The EU-US Data Privacy Framework OR “Can I use GA legally now?”

on 24.07.2023 by Stefan Riegler, Thomas Symann

EU flag by Christian Lue via Unsplash

In this blog post, you’ll learn:

  • What is an adequacy decision and what does it mean for data transfers to the US?
  • What are the latest developments for the EU-US Data Protection Framework?
  • What impact does it have on my data strategy and use of US-based tools such as Google Analytics?
  • What might happen next?


Key takeaways:

  • The European Commission has adopted its adequacy decision for the EU-US Data Privacy Framework (DPF).
  • This means that US companies certified under the DPF offer a comparable level of data protection to that of the EU.
  • Data can now be transferred to such companies without having to implement additional data protection safeguards.
  • It will probably take some more weeks or months for US tech providers (such as Google) to adapt to the Data Privacy Framework.
  • This may not be a final decision. Max Schrems’ data protection organization, NOYB, already plans to bring the Data Privacy Framework back to court.


On 10th July 2023, the European Commission shared a press release on their website which caught the attention of every Web Analyst. The most common questions were: Can I use Google Analytics legally now? And what about all the other US tools we love to use on websites?

We quickly grabbed one of our FELD M Data Privacy Experts and asked 4 important questions. Here’s what Stefan Riegler had to say.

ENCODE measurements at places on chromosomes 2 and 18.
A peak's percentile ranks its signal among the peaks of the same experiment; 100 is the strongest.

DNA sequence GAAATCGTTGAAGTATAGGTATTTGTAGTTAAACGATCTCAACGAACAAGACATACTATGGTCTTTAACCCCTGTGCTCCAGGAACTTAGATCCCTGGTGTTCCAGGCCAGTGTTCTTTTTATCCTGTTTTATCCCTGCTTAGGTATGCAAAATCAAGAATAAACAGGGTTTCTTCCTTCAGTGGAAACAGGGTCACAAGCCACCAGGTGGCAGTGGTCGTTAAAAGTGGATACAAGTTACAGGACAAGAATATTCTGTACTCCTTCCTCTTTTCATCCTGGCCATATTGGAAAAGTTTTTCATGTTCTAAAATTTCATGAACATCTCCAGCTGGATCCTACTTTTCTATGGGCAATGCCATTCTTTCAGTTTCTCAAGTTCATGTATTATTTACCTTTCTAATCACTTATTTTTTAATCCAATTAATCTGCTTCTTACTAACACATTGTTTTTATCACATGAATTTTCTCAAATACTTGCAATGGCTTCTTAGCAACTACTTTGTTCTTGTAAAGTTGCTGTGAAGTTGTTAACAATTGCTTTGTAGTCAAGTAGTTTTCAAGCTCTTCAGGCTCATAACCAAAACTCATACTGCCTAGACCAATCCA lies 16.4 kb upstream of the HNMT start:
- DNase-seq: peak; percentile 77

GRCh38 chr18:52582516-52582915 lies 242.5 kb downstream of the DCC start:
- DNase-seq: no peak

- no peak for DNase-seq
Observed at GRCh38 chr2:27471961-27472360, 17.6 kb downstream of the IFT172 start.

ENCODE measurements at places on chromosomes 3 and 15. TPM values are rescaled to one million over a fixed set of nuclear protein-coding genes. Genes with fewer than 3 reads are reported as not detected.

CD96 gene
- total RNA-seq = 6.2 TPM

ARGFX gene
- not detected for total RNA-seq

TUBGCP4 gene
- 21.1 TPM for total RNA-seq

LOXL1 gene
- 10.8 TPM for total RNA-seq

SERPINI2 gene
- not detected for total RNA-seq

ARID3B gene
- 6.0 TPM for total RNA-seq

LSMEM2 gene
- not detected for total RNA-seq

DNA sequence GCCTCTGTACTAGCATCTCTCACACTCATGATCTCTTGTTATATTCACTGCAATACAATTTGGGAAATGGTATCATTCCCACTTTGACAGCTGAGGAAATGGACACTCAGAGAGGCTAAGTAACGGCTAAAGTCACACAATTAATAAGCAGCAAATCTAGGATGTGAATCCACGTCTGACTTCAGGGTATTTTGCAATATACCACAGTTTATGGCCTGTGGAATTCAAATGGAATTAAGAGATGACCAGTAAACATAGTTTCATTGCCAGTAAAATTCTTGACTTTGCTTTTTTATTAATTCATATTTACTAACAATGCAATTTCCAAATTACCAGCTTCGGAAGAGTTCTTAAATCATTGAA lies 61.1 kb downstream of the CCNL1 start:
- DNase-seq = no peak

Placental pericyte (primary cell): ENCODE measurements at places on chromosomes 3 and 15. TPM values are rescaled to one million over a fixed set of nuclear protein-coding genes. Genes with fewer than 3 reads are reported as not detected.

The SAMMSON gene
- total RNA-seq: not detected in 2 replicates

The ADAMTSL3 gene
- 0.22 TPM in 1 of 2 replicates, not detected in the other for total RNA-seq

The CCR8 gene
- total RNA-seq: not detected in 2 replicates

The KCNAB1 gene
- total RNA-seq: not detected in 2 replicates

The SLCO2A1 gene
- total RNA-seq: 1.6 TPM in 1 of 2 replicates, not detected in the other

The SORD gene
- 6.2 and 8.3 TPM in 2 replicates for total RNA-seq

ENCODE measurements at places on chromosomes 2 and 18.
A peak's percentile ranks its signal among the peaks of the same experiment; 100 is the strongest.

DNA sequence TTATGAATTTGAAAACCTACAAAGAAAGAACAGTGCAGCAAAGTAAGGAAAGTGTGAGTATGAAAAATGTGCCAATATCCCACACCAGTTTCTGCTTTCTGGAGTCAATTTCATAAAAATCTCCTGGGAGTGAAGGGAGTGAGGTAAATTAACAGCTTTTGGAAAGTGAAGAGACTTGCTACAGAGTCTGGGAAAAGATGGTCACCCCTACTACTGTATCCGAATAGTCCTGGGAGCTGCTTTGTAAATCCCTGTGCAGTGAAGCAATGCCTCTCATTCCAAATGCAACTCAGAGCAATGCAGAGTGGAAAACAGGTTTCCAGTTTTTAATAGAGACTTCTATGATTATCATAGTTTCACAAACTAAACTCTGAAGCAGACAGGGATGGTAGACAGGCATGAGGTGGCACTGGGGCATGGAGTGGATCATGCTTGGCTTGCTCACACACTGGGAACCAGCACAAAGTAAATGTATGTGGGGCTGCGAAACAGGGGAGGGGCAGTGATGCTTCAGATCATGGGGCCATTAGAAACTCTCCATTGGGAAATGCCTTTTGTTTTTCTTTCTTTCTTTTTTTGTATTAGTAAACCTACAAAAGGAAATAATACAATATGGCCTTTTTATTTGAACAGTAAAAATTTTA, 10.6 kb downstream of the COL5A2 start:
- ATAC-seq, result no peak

The European Commission adopted its adequacy decision for the EU-US Data Privacy Framework (DPF). Can you shortly explain what that is?

“An adequacy decision is one of the instruments provided under the General Data Protection Regulation (GDPR) to lawfully transfer personal data to third countries. An adequacy decision indicates that a third country has a certain level of data protection, broadly equivalent to that of the EU.

Since the invalidation of the Privacy Shield through the Court of Justice of the European Union in its Schrems II ruling in 2020, the US did not have this anymore. With the adoption of this decision, the European Commission has decided that US companies certified under the DPF offer a comparable level of data protection to that of the EU.”


When will these new rules come into effect?

“The adequacy decision and the framework are in effect as of now.

However, in order to lawfully export data to a US company, said company has to be certified under the EU-US DPF. It will probably take several weeks or months for US tech providers (such as Google) to adapt to the Data Privacy Framework, get certified, and update their privacy policies.”


Does that mean I can use Google Analytics legally now?

“Following the Schrems II ruling and the invalidation of the Privacy Shield, companies had to base the transfer of data to GA servers in the US on standard contractual clauses (SCCs). However, with SCCs, the data exchanging companies had to implement supplementary measures to guarantee a sufficient level of data protection.

In the past, European data protection authorities found that Google’s additional measures weren’t doing that and consequently penalized data exporting companies.

With the adoption of the adequacy decision, exporting companies will now be able to base their transfers of data to certified importers on that, rather than on standard contractual clauses.

Regarding the “now” in your question: To my understanding of the adequacy decision, US organizations may receive data as soon as they are placed on a list by the US Department of Commerce (DoC). Organizations such as Google, which were already certified under the Privacy Shield, are to inherit their old certification status – however, they will have to update their privacy policies.